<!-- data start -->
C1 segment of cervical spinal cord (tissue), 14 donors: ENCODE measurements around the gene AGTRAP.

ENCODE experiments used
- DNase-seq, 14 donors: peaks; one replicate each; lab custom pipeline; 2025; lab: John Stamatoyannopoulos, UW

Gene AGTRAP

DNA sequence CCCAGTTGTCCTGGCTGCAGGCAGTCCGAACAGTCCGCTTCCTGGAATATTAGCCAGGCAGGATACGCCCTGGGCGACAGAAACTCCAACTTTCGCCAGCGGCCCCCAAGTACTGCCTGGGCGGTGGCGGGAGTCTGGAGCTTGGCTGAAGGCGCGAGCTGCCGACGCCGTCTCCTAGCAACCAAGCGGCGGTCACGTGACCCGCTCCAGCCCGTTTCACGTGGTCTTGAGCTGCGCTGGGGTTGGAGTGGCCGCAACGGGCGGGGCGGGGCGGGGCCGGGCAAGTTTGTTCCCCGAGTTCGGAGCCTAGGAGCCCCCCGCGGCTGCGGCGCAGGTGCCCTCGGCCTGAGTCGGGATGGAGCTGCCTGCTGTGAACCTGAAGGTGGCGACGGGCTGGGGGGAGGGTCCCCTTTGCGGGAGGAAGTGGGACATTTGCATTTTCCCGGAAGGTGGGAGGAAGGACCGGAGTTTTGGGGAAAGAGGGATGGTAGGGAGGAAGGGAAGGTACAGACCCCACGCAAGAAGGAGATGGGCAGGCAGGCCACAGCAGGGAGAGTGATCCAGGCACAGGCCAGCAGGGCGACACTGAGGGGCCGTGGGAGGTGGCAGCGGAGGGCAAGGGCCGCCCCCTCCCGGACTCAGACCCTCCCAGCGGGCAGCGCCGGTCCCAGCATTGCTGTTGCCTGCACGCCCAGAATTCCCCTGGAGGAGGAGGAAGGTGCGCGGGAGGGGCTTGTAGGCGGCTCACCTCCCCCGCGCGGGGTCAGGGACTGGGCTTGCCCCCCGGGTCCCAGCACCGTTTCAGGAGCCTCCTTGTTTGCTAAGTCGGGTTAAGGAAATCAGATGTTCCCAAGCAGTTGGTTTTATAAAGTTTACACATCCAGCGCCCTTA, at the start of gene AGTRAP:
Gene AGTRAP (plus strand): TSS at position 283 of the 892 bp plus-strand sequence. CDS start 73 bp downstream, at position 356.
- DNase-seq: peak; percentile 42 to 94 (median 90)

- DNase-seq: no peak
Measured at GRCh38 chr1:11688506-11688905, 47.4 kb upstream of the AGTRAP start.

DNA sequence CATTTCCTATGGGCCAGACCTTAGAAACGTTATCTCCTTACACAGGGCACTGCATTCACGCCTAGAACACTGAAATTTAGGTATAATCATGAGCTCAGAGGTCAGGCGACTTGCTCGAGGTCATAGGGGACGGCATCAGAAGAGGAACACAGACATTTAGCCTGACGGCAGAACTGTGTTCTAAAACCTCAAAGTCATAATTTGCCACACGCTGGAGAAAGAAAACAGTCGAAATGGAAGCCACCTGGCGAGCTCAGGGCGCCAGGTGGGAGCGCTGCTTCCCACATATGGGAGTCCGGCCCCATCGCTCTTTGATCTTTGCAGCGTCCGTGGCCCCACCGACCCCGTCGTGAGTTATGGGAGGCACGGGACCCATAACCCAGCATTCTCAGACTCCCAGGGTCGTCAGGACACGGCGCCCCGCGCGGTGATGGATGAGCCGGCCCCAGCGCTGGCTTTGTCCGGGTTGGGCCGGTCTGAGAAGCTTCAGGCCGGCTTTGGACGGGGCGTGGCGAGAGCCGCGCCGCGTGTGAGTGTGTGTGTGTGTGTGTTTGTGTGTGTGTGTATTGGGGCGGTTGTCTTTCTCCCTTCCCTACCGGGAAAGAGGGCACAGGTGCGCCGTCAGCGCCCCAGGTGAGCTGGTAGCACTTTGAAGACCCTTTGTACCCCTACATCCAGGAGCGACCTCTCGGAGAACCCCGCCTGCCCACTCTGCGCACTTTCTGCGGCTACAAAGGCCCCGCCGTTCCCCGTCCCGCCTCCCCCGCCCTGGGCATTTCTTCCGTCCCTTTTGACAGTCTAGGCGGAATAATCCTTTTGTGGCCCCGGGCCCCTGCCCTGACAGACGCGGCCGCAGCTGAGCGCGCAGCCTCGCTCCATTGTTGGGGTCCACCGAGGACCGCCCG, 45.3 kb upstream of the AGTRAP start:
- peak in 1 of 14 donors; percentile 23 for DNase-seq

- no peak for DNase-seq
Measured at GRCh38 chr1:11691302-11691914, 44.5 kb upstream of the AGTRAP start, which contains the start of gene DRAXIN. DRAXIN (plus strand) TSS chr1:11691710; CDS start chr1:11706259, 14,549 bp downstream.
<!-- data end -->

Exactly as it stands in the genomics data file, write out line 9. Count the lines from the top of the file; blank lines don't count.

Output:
Measured at GRCh38 chr1:11688506-11688905, 47.4 kb upstream of the AGTRAP start.